Politics
WASHINGTON -- Sen. Mary Landrieu (D-LA), listens to Interior Secretary Ken Salazar testify during a Senate Energy and Natural Resources Committee hearing on May 18, 2010 in Washington, DC.  (Photo by Mark Wilson/Getty Images) WASHINGTON -- Sen. Mary Landrieu (D-LA), listens to Interior Secretary Ken Salazar testify during a Senate Energy and Natural Resources Committee hearing on May 18, 2010 in Washington, DC. (Photo by Mark Wilson/Getty Images)  

Democratic senator pushing higher taxes faces outstanding $1,200 tax penalty

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Alex Pappas
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      Alex Pappas

      Alex Pappas is a Washington D.C.-based political reporter for The Daily Caller. He has also written for The Washington Examiner and the Mobile Press-Register. Pappas is a graduate of The University of the South in Sewanee, Tenn., where he was editor-in-chief of The Sewanee Purple. While in college, he did internships at NBC's Meet the Press and the White House. He grew up in Mobile, Ala., where he graduated from St. Paul's Episcopal School. He and his wife live on Capitol Hill.

Just last week, Democratic Sen. Mary Landrieu argued during a Capitol Hill hearing that the government needs more tax revenue.

But in a twist of hypocrisy, the Louisiana senator and her husband appear to have not yet paid $1,206.95 in tax penalties to the District of Columbia government on their Capitol Hill home, The Daily Caller has learned.

According to public records available online in the District of Columbia’s “Real Property Assessment Database,” the D.C. government has penalized Landrieu $1,003.33, plus $202.62 in interest, for 2012 taxes on her mansion on East Capitol Street. It is unclear what the penalty is for.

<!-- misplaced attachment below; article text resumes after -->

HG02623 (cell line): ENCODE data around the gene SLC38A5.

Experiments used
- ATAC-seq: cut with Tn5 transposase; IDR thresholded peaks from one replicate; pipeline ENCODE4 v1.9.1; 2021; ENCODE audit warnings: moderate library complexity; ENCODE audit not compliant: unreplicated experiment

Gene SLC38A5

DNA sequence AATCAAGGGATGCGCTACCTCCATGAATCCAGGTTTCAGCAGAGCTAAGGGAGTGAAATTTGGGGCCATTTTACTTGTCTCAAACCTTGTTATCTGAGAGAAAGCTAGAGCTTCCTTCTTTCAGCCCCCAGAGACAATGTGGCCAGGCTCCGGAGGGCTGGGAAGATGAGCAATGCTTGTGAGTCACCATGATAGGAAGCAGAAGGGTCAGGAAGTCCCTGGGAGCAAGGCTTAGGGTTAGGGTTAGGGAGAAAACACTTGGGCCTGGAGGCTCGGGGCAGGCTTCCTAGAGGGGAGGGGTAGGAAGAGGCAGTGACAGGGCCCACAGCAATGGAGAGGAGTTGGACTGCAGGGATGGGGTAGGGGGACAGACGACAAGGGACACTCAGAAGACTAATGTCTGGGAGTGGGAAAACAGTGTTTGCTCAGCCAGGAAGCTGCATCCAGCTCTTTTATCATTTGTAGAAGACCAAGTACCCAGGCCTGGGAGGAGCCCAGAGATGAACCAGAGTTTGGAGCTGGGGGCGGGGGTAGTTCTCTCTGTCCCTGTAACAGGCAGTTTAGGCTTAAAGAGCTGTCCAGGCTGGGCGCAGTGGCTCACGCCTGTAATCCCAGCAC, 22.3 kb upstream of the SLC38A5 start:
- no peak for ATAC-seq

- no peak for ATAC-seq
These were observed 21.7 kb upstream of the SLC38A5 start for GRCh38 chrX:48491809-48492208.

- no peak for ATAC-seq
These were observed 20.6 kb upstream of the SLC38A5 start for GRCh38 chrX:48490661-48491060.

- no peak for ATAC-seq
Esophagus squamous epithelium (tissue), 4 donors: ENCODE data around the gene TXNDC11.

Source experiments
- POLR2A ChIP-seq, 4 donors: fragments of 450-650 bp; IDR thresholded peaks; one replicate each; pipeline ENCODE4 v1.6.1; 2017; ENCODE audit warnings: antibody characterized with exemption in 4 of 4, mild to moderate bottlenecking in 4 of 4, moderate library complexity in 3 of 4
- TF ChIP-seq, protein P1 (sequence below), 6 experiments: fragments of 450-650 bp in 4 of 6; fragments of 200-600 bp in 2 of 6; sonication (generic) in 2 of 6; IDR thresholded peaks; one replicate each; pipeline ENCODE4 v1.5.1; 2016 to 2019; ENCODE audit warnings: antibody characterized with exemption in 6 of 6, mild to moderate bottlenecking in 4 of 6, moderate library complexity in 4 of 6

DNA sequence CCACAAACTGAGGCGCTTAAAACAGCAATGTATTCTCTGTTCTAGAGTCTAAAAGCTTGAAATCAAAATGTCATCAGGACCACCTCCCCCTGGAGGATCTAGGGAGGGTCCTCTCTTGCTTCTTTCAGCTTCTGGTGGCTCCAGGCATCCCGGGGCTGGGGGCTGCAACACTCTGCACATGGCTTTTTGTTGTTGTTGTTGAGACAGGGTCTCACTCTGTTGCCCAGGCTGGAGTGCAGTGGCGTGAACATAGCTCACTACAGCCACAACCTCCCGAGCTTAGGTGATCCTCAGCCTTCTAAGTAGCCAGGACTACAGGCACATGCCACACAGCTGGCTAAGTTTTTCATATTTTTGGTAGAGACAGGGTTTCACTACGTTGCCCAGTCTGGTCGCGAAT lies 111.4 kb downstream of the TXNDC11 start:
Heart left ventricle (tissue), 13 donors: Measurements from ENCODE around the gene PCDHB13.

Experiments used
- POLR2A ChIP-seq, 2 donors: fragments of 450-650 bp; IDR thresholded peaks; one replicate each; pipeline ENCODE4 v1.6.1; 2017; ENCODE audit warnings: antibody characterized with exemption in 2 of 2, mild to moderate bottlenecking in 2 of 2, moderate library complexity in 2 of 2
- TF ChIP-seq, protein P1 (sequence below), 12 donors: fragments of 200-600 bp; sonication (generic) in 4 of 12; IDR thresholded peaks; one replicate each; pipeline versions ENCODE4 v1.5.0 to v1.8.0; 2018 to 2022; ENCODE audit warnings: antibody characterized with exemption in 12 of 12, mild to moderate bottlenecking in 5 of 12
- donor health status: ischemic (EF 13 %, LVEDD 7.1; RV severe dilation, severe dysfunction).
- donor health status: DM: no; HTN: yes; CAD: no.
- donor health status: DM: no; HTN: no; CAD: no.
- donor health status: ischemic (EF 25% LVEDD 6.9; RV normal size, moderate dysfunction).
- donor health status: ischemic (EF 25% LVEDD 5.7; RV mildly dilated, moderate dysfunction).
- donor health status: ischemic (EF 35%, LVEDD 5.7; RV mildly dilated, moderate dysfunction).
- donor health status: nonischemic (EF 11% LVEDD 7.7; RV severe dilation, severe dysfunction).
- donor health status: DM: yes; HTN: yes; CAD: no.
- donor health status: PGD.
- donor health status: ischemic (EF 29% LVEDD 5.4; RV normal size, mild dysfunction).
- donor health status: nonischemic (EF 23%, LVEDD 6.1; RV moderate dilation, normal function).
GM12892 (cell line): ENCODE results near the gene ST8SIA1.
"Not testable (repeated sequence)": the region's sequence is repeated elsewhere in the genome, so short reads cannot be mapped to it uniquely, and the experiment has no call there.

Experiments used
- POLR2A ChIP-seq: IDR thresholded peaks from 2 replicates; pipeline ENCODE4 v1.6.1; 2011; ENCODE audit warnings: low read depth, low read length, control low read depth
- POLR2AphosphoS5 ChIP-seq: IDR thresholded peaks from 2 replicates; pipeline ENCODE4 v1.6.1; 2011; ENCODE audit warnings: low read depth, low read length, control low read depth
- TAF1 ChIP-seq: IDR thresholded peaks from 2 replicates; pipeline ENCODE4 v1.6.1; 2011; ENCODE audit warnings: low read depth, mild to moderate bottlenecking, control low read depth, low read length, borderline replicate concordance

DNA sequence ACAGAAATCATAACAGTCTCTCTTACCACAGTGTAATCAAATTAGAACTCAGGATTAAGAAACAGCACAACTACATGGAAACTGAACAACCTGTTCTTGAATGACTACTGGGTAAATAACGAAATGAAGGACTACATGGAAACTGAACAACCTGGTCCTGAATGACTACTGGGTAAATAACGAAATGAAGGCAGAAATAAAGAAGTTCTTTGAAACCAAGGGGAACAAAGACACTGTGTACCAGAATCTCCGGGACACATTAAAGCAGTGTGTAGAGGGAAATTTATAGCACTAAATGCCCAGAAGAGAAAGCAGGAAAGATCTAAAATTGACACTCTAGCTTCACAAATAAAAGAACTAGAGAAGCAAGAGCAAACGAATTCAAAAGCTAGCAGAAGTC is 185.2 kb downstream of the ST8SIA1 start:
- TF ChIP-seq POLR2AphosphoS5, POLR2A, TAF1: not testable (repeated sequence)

The online records indicate that the penalty was still outstanding as of Feb. 2. A spokeswoman for Landrieu did not immediately respond to an email from TheDC on Sunday asking for more information.

While the property is listed in the name of her husband, Frank Snellings, online search result listings  indicate that the East Capitol home is Landrieu’s address.

The house is worth about $2.3 million dollars, according to online assessments.

Just last week during a Capitol Hill hearing, Landrieu argued for higher taxes, saying “the reality” is “that the revenues coming in to the government are the lowest level since President Eisenhower was the president.”

“We have to bring [in] more revenues,” Landrieu said during a Feb. 14 Senate Appropriations Committee hearing on debt reduction and the federal budget.

While owing tax penalties to D.C., Landrieu sits on the Senate committee that has oversight responsibilities over the city. She’s a member of the Senate Homeland Security and Governmental Affairs Committee’s subcommittee on oversight of government management, the federal workforce, and the District of Columbia.

UPDATE: Amber McDowell, a spokeswoman for Landrieu, responded in a statement to The Daily Caller on Monday.

“Thank you for you inquiry,” McDowell said. “The Senator and her husband are traveling in Asia this week and the DC government offices are closed due to Presidents Day.  When they reopen, we will be able to supply you with additional information on this issue.”

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